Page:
|Feb3-13, 12:21 AM||#18|
Capturing radioactive particles in air
If you want help, why don't you first describe what you are trying to do?
Are you designing an office building on the premises of NPP?
Or a nuclear shelter?
Or an ordinary office skyscraper which for some reason needs to be made safer against fallout?
|Feb3-13, 02:54 AM||#19|
My site is in chernobyl and I am designing a lab surrounding the red forest, trying to capture the state of ruin of the forest. Hence I would aim to capture whatever radioactivity that is trying to escape out of the boundary of the lab and feed it back into the forest.
That would achieve two things : 1. keep the state of ruin and strange plant growth in the red forest, 2. stop future radioactive pollution out of the boundary of the project.
One key point is that the lab that surround the forest would not provide a cover so my key concern is how to stop the radioactivity escape / spread beyond the boundary of the lab.
I might as well list all of my concerns here actually:
1. how to stop the radioactivity escape / spread beyond the boundary of the lab
2. how does radioactivity travel through soil, hence knowing how to design the foundation of the lab to stop the escape of radioactive particles
3. I'm sure the radioactive level would vary at different height of the atmosphere but not yet know how... i.e. if there is any data of radioactive level of chernobyl in section rather than in plan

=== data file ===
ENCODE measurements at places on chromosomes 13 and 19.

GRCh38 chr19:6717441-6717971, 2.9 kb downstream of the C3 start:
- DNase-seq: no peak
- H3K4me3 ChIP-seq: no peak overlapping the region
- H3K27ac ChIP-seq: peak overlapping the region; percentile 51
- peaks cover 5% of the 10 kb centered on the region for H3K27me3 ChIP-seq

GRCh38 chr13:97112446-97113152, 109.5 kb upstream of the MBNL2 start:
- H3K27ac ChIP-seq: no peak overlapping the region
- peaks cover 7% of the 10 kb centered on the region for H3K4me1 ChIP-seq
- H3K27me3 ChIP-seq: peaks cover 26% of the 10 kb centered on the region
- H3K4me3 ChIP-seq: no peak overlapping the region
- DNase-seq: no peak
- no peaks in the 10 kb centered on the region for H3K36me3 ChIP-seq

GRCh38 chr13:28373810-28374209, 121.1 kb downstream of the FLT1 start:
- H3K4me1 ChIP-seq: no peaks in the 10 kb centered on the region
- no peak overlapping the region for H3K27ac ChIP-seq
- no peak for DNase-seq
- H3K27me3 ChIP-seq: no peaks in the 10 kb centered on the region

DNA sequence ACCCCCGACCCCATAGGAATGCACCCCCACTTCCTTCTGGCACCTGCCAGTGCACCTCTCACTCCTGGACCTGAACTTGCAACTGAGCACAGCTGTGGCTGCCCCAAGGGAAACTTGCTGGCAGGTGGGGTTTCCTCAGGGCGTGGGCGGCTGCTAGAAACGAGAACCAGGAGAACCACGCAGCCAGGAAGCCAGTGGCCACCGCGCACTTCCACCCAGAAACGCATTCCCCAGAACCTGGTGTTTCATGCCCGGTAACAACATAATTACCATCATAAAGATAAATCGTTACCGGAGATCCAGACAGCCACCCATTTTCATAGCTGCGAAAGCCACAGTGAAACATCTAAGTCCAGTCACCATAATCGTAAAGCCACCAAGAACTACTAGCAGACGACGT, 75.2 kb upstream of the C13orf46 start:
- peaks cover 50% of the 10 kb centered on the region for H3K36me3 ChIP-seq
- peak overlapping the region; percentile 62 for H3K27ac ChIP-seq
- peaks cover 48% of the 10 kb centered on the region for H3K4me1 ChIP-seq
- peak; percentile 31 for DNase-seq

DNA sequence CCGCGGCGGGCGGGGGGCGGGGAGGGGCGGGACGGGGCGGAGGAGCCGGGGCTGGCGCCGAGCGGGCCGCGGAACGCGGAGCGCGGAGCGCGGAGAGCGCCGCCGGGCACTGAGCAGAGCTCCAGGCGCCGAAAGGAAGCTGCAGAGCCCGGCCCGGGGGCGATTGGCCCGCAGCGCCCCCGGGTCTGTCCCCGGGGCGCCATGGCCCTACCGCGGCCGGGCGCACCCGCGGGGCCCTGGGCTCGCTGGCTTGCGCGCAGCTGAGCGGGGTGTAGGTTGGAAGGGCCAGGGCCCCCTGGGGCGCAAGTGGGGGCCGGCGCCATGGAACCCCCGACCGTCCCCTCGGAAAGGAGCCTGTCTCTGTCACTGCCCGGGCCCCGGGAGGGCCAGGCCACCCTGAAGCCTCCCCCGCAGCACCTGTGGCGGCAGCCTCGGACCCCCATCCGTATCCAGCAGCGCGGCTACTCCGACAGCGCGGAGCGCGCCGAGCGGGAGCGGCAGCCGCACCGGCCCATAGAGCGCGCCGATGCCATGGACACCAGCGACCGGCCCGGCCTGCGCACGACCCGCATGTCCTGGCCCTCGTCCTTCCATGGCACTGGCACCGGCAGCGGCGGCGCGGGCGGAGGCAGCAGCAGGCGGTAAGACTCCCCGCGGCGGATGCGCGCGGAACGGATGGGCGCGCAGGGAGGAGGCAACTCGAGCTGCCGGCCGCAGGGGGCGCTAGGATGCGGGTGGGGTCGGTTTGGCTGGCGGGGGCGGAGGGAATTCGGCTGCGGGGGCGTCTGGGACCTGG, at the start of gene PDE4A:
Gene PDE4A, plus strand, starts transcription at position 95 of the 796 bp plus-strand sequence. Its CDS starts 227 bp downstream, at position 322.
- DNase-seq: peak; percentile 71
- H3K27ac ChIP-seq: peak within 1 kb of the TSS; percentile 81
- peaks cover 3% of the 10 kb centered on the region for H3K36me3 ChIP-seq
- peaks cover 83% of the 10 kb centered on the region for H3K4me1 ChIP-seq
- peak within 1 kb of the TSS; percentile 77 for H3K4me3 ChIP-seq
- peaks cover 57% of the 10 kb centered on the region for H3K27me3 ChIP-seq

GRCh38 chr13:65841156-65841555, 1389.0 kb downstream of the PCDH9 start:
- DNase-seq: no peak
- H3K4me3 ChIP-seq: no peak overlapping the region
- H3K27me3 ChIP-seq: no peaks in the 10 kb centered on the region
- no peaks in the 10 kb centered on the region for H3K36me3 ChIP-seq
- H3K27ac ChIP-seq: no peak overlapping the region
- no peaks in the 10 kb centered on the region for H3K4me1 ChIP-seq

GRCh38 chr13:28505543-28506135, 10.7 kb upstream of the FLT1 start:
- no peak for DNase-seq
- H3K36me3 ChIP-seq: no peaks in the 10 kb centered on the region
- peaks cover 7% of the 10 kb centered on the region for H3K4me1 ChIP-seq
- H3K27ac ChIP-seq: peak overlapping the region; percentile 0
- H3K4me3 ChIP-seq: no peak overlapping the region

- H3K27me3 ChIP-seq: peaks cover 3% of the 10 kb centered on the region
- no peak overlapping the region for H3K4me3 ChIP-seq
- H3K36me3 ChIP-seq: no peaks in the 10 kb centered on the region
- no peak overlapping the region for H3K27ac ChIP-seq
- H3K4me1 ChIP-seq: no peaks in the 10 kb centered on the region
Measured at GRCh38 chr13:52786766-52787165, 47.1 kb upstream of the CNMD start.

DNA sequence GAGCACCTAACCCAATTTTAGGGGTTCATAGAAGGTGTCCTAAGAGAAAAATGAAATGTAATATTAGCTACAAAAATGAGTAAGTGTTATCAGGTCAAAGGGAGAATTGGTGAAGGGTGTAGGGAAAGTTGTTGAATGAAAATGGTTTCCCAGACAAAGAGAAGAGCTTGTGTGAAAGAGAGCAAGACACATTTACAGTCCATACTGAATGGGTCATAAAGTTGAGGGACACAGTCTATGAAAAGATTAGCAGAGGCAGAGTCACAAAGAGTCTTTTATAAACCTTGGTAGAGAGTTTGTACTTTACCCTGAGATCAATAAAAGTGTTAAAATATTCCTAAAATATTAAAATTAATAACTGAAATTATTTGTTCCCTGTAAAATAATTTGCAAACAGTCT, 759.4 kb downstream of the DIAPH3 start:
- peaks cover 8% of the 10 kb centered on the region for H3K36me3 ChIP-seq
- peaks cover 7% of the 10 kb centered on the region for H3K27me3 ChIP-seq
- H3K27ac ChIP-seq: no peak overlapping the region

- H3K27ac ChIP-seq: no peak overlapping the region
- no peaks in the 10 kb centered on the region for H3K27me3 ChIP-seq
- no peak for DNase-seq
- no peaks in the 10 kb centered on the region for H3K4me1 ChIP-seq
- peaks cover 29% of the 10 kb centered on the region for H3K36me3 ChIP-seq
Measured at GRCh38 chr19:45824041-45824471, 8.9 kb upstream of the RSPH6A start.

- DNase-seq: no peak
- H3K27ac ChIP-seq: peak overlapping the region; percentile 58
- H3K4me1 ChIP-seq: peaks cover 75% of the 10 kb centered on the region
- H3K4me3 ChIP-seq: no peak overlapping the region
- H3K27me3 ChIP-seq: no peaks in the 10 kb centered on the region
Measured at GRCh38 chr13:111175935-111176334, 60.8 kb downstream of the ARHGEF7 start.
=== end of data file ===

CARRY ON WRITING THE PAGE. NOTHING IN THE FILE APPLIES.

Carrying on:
4. is there a way to maintain the radioactivity in the site in a long term view (once the original sources had finished its decay)
|Feb3-13, 04:00 AM||#20|
In order "to capture the state of ruin of the forest", you can simply walk into it, collect samples and do whatever tests you want on them.
> stop future radioactive pollution out of the boundary of the project.
There is no definite borders of contaminated areas in Chernobyl. Concentration of radionuclides in soil simply gradually decreases as you leave most contaminated areas.
And anyway, it was found that soil contamination is not very mobile. It moves at best a few tens of meters per year.
Perhaps the most efficient transfer of radionuclides happens with forest fires. They can be prevented by standard forestry techniques.
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